P.S. I would imagine that these would be perfectly fine with salted butter and no addition of sea salt. I just had a TON of unsalted butter that I got on a recent sale - so, of course, I used that.
This is what happens when your camera needs an extreme closeup.
You catch a whiff of chocolate and start thinking,
"Um, yeah, that'd make a cute picture with a bite out of it..."
I've done only two photo Christmas cards in my life...scratch that - the first one I was thinking of actually ended up to be a "Happy New Year!" card with our wedding photos on it three years ago. (And what's wrong with that? Nothing, I tell you.) So, last year's photo card (see below) was our first actual photo Christmas card. And I loved it. And I loved receiving everyone else's photo cards. So much so that I keep them on our refrigerator year-round. Yes...I do. (And what's wrong with that? Nothing, I tell you.)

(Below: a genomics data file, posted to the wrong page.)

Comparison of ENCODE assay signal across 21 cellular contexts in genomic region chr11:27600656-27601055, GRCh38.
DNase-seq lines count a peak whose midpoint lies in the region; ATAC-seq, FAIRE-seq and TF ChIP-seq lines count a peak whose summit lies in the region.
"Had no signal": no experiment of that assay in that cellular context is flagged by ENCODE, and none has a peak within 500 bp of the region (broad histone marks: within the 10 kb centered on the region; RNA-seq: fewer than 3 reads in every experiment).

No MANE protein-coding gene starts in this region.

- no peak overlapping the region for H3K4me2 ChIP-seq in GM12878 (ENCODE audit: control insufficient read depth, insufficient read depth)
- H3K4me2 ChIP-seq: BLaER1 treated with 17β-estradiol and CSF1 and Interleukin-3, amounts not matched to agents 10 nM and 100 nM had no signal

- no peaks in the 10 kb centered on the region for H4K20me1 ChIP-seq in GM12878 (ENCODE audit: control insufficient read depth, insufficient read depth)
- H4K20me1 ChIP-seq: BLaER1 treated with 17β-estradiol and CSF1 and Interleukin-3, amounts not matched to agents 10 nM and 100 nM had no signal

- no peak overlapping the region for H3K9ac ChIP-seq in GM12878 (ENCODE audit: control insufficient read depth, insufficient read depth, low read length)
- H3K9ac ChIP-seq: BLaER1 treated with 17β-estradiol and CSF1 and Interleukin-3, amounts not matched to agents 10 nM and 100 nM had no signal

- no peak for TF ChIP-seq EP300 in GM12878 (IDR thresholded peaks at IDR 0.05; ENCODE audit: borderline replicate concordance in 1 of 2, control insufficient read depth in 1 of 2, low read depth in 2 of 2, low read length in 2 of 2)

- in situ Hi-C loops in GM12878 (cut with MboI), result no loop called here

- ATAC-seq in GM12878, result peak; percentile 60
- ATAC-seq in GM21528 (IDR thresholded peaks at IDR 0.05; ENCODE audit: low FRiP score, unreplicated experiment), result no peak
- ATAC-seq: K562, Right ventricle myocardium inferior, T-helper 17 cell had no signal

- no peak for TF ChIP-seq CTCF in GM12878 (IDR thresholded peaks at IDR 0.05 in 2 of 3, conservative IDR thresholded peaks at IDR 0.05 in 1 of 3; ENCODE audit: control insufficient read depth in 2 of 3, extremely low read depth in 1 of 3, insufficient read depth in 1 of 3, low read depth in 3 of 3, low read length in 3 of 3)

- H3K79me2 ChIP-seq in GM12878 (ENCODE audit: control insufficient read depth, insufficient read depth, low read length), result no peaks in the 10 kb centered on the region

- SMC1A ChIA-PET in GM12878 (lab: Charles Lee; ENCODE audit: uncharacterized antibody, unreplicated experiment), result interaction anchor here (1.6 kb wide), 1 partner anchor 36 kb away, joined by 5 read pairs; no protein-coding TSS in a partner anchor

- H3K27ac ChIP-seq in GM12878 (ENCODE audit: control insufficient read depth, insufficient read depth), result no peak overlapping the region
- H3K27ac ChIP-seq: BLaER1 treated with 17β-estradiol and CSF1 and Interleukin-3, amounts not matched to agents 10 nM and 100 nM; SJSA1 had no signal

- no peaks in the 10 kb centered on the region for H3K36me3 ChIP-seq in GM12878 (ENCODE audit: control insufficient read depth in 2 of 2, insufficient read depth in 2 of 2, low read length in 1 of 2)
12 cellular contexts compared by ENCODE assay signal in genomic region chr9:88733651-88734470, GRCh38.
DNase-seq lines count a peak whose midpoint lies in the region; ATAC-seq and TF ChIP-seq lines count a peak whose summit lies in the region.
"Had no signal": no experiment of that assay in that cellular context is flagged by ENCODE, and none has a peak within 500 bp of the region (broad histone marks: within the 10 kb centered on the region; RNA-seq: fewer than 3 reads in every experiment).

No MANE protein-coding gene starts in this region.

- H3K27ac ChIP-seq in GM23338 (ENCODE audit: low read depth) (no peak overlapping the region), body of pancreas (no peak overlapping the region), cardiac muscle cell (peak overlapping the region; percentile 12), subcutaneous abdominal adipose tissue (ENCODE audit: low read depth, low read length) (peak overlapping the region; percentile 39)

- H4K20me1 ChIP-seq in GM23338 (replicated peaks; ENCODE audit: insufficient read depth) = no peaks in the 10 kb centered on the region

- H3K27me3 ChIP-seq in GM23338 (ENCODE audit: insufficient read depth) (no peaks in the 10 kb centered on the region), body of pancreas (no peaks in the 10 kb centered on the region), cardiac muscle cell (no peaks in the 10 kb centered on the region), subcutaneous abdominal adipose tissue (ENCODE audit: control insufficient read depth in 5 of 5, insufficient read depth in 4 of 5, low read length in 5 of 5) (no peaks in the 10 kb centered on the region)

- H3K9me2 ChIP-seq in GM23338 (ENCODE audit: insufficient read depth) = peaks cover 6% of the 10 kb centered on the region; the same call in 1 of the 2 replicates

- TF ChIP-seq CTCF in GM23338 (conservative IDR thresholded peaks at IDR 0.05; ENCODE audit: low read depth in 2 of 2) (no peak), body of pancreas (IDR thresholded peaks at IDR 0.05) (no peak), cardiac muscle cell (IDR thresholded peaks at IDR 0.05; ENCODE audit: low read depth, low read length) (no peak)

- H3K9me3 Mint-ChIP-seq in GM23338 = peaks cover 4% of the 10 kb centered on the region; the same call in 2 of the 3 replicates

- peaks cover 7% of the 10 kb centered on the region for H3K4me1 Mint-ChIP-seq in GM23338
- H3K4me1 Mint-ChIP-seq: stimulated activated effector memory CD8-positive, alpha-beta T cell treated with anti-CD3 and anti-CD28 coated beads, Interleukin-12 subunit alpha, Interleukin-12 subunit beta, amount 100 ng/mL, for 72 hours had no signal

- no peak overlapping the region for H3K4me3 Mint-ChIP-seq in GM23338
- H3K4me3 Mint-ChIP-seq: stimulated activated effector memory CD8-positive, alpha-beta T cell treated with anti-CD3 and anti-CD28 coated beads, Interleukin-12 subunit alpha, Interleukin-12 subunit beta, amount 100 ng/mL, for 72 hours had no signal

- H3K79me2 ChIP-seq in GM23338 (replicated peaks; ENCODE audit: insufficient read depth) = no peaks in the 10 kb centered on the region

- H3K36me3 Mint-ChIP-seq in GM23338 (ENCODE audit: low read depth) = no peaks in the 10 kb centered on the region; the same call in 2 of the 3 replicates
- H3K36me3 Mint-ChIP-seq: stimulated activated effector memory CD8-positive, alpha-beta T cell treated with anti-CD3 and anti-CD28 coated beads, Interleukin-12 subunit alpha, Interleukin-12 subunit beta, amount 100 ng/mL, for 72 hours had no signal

We got two photo cards in the mail yesterday and I was excited to trade out last year's pictures for the newer ones. But I'll always keep the old ones...in fact, I keep them *all* in a box and I go through them each year and reminisce. True story.
If you're a returning Shutterfly customer, (and I know a bunch of us were last year!) here's an opportunity for you to receive $10 off your order. So easy!
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My life is a work in progress, which is how I think God intended it to be. I love spending time with my husband Jeremy and am trying every day to be a good Christian wife. I am totally intrigued with cooking (especially baking) and enjoy feeding family and friends. I appreciate symmetry and design; correct spelling, grammar, and punctuation; and lovely harmonies in music. I feel more than kindly toward helpful people and strive to be one also. I adore laughing. I'm terribly glad I'm not colorblind. I like to be positive.